Meanwhile, a January 12 editorial by former NDRC head and current Director of the National Energy Administration Zhang Guobao indicates that the 13th FYP will focus on one key challenge: continuing China’s economic growth at a relatively fast past and maintaining “healthy development.” Zhang said that ambitious reforms laid out in November 2013’s third plenum will also be reflected in the plan, which seeks to double average annual incomes by 2020 from 2010 levels. Experts say these goals should be attainable if China continues to grow at a steady rate of 7 percent, and others note meeting the goals would be challenging that any growth target under 6.5 percent, suggesting the central government set an average annual GDP growth target of 6.8 percent in the 13th FYP. Other areas of focus Zhang suggests will be carried over from the current FYP include growing domestic demand, upgrading industrial infrastructure, and reforming the country’s energy pricing structure.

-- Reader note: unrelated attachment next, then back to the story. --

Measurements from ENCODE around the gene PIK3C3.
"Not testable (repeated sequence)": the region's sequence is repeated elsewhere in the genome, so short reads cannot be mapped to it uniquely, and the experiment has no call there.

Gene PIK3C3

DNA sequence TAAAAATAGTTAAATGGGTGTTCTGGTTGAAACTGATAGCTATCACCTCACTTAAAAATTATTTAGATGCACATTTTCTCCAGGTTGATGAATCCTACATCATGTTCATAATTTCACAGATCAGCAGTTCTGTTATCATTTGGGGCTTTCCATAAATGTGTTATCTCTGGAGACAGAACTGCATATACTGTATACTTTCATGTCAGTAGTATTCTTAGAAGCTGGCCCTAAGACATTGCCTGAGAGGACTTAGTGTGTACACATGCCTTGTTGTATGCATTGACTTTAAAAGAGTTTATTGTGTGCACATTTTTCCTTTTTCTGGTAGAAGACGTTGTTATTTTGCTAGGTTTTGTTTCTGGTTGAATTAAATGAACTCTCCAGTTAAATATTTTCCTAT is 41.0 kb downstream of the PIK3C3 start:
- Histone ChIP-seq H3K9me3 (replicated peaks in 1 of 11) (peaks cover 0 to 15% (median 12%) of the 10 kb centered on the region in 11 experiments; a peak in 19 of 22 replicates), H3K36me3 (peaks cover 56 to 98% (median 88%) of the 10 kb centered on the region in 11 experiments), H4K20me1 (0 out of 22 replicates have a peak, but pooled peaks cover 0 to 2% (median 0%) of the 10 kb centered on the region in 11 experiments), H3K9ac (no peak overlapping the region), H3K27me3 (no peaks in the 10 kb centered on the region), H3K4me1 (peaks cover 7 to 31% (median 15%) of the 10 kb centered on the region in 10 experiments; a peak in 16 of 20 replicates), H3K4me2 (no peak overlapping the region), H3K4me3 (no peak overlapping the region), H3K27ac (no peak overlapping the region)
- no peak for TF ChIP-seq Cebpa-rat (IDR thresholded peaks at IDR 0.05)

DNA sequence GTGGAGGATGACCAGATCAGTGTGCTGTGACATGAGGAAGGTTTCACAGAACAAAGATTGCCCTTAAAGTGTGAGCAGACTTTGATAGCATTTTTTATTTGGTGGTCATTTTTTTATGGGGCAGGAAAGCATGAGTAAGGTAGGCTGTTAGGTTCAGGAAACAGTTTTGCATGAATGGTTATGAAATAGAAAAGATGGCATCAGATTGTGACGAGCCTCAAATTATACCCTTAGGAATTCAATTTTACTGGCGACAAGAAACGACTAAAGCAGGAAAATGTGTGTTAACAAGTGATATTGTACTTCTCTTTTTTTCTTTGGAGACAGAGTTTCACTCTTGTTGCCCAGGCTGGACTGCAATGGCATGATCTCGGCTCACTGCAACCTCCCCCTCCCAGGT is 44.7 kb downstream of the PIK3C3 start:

It is likely that China will continue to expand central government debt to support emerging industries, according to Zhang’s editorial. He argues that China should continue to adopt a liberal monetary policy and invest in areas such as healthcare, elder care, and education, despite the piling up of government debt. Zhang also says that China should continue to invest in the manufacturing sector, even as it tries to bolster the country’s growing services sector.
What about local plans?
Local governments are also in the process of planning for respective local FYPs to correspond with the central government plan. Local government plans, while often rolling out later than their central counterpart, often have more specific economic targets and goals that impact the local business environment and incentive programs.
Many local governments have different processes and timelines for putting together their respective FYPs. While local development reform commissions (DRC)—government-sponsored think tanks for local leadership—have already entered the official drafting process in cities like Shenzhen, in cities such as Shanghai, they will not start until March. In Guangzhou, DRC officials began collecting public comments in September 2014, a process that will continue through September 2015.